Wellness Corner: Burnout 360 (February Monthly Meeting Recap)
by Georgia Homsany, RMSHRM Communications Committee, Founder & CEO of Daily Dose Wellness
Did you attend our February Meeting- Burnout 360? We took a tour to define what burnout actually means, why stress can be beneficial, and how you can check in with yourself and others to optimize an “Executive Mindset.”
We wanted to recap the learnings in this month’s Wellness Blog for those who couldn’t attend, or for those who attended and needed a refresher. So, what did we learn?
Stress can be good in moderation!
- Stress can improve cognitive function, which pertains to things like attention span and memory (think working under pressure or a deadline).
- Stress can fight infection by boosting our immune system!
- Dealing with stress enables us to become stress resilient allowing us to be better equipped to handle future stressful situations.
Burnout is more than just working long hours.
Burnout results when deadlines, demands, working hours, and other stressors supersede rewards, recognition, and relaxation. Some helpful tips to consider when working with others:
- Do they understand how their work contributes to the bigger picture?
- Do they feel included?
- Do they feel appreciated and is their work being recognized by their manager and others?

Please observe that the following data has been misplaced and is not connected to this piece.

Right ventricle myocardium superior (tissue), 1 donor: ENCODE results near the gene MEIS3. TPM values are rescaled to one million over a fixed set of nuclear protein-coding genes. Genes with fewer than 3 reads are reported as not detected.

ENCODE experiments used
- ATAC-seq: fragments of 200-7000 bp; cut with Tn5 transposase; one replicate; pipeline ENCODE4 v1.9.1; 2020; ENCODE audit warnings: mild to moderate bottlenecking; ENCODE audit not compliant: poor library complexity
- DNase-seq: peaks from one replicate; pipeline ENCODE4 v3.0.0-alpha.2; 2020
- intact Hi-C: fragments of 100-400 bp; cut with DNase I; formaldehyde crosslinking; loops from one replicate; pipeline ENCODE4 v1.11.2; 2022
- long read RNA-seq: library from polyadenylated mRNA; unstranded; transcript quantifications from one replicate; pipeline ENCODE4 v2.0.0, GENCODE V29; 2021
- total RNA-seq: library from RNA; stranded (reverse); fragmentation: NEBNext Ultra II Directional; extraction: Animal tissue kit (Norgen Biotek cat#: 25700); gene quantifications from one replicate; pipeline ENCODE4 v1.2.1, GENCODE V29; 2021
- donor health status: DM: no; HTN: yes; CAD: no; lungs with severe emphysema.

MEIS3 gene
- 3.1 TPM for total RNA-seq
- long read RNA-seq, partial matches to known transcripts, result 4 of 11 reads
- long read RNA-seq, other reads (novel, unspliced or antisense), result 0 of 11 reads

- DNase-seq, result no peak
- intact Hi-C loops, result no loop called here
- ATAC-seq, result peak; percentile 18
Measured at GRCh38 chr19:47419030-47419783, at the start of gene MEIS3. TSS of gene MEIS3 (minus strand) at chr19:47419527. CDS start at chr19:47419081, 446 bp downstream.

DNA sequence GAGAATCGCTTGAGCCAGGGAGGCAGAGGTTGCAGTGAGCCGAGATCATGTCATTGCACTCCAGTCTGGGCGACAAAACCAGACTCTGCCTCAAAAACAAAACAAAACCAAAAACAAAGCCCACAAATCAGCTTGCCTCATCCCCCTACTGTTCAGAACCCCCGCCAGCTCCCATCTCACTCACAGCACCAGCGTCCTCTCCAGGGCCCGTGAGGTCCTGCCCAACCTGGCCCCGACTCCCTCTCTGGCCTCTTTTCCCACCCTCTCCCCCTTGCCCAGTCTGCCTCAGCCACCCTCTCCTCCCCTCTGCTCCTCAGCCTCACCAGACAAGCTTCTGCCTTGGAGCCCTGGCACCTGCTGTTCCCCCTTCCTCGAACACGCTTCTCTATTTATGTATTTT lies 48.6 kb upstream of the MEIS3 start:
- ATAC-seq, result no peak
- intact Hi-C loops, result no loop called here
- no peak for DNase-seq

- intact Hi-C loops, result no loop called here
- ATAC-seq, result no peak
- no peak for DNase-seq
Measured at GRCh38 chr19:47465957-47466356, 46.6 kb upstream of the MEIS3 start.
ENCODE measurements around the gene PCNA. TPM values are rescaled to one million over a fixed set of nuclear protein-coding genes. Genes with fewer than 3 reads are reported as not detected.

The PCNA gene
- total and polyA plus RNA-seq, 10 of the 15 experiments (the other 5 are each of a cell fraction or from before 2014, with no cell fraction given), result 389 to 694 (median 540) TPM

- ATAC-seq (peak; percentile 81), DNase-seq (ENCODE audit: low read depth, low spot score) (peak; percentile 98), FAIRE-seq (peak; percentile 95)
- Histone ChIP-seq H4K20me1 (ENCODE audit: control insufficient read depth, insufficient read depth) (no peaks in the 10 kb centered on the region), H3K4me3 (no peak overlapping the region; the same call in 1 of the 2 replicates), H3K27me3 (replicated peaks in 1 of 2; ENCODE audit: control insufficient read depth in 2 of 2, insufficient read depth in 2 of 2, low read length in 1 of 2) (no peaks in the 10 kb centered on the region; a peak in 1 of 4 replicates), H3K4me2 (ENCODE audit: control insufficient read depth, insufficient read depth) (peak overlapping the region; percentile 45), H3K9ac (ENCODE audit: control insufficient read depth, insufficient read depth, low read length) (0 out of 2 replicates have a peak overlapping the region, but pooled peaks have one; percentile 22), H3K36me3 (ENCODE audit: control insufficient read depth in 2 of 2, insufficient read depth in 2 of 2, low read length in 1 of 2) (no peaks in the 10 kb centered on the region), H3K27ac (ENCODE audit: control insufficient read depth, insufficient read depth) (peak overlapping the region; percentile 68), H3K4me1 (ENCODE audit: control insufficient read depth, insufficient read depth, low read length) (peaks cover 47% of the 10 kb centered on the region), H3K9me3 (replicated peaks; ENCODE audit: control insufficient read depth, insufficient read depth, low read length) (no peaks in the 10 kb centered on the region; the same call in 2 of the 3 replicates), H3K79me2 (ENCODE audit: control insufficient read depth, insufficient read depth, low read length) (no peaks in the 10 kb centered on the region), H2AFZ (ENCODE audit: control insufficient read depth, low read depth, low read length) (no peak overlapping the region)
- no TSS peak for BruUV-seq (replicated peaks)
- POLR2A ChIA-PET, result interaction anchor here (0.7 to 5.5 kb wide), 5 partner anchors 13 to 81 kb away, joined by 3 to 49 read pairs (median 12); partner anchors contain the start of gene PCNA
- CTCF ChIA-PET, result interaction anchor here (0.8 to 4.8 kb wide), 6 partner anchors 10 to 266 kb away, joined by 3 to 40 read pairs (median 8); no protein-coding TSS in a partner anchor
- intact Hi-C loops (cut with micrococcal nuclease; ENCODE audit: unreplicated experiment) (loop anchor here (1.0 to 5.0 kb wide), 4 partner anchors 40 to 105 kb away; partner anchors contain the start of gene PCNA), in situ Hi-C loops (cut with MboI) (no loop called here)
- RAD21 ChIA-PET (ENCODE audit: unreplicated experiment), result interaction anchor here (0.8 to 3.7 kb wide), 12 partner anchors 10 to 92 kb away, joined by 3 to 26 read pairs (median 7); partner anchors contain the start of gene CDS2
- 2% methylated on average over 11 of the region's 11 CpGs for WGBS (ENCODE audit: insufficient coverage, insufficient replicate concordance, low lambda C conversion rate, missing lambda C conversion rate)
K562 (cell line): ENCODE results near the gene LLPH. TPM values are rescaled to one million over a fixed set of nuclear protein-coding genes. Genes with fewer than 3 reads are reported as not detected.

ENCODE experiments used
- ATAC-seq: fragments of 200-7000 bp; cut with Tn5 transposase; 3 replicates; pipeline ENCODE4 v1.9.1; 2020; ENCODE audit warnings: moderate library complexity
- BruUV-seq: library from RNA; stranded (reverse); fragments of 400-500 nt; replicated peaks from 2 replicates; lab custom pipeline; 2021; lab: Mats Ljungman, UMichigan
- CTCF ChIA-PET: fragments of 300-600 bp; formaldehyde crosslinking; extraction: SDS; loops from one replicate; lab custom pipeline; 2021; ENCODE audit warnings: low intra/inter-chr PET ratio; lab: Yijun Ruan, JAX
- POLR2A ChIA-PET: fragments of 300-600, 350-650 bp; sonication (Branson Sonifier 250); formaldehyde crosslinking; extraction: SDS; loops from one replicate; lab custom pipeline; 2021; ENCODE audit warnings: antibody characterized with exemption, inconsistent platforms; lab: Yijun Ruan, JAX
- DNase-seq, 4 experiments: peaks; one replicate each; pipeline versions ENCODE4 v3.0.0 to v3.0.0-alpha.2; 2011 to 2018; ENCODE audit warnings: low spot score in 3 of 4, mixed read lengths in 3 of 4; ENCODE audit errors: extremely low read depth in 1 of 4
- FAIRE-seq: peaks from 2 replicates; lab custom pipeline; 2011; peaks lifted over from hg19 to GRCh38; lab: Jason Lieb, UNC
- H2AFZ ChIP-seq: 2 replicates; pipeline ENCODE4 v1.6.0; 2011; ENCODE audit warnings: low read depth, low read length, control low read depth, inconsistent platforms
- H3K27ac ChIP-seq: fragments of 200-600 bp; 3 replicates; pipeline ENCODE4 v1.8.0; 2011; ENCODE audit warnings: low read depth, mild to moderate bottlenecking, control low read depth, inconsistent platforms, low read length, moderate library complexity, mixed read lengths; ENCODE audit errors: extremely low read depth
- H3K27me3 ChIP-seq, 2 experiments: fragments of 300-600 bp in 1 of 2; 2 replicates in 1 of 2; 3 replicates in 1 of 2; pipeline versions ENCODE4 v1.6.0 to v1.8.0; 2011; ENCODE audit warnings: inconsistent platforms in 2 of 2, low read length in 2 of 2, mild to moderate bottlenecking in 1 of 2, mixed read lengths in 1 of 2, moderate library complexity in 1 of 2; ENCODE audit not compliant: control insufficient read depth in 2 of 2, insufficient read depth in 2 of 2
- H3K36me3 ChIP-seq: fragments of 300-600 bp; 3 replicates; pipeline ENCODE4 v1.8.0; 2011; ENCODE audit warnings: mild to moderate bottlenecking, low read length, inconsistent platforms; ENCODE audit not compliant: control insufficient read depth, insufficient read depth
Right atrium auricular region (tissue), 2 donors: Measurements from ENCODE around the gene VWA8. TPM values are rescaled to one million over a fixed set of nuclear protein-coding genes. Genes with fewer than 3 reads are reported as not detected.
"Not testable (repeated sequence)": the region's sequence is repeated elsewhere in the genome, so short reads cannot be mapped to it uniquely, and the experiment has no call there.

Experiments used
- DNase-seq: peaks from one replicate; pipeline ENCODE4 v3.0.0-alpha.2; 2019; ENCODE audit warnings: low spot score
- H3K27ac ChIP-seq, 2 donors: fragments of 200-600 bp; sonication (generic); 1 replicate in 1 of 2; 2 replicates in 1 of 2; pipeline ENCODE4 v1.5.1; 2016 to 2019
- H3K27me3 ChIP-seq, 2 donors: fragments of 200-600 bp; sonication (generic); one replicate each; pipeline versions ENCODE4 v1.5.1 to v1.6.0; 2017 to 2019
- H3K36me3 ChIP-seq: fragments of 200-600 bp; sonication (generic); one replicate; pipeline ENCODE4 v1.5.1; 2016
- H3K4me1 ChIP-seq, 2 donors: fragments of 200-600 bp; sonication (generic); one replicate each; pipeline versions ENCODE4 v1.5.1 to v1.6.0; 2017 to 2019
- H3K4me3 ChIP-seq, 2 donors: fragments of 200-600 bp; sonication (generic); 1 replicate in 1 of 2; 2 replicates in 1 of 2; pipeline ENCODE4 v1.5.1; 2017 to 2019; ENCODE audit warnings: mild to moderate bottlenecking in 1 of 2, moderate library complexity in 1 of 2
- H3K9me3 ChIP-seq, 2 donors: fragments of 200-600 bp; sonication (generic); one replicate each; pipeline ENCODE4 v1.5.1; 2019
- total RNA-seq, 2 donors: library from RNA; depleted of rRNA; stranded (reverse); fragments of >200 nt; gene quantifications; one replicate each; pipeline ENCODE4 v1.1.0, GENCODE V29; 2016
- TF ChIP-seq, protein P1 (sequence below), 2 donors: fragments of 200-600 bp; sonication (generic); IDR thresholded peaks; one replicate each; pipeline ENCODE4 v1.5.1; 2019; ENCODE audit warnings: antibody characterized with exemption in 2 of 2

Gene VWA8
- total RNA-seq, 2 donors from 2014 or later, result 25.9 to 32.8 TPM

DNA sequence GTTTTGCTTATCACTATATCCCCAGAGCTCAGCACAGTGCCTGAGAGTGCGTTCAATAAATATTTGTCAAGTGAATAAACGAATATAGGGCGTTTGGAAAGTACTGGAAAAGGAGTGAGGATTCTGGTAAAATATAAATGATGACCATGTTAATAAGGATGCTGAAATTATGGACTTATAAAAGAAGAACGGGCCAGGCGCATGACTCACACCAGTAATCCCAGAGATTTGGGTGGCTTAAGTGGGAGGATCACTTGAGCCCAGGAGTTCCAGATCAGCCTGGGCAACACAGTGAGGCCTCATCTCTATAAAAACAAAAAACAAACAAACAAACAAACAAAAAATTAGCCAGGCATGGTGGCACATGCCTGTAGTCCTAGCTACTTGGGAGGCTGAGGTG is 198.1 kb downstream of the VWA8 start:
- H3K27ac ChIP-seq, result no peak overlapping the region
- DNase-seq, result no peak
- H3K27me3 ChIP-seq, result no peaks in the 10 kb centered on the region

- Are they being encouraged to take breaks?
Remove “stressors” in your life to reduce stress.
What in a given day is causing you stress? Which of these stressors are in your control (i.e.- running late to meetings, a lack of work boundaries, not taking a lunch break, etc.) that you can alter or omit?
Strive to be in “Executive/Engaged State” of mind.
In our Executive State, we are open-minded, innovative, and collaborative. In order to get to “Executive State”, we must move through a state of “Belonging” where we feel loved and respected by both ourself and others.
How do you start to affect change in your organization?
- Lead by example
- Start meetings with check-ins. How is everyone feeling? (Red= high stress, Green= feeling good, Yellow= in the middle)
- Use shared language (i.e.- check-in language, mottos, mantras)
- Check out of meetings. At the end, review whether or not you achieved the goal(s) of the meeting. Was the meeting necessary? Did everyone need to be in the meeting? Respect people’s time by scheduling meetings that are the most efficient and imperative, vs. just a reoccurring meeting that can feel repetitive or unnecessary.
- Set a reoccurring calendar appointment every Monday to list up to 3 priorities you want to accomplish for the week.
- Who do you need to achieve these?
- What happens if you don’t get them done?
- Focus on the most important tasks that will help you feel accomplished and let less important to-dos be pushed to the following week.
- Set daily check-ins on your calendar to gauge how you are feeling. While everyone will have “red” days, if you are feeling red for weeks or months at a time, that is when you move to a “chronic” state of stress which can lead to burnout and negatively affect your physical and mental health.
- Use your breath to calm you, and bring you back to “green,” or help you achieve that “Executive State”. Take 3 big deep breaths using your belly to inhale through your nose and let it out slowly through your mouth. Slowing down your breath and breathing deeply is the easiest, quickest thing you can do to lower stress in the moment.
The good news is burnout doesn’t happen overnight. It becomes chronic over an extended amount of time. Which of these tips would you like to implement to prevent yourself and others from reaching a point of burnout?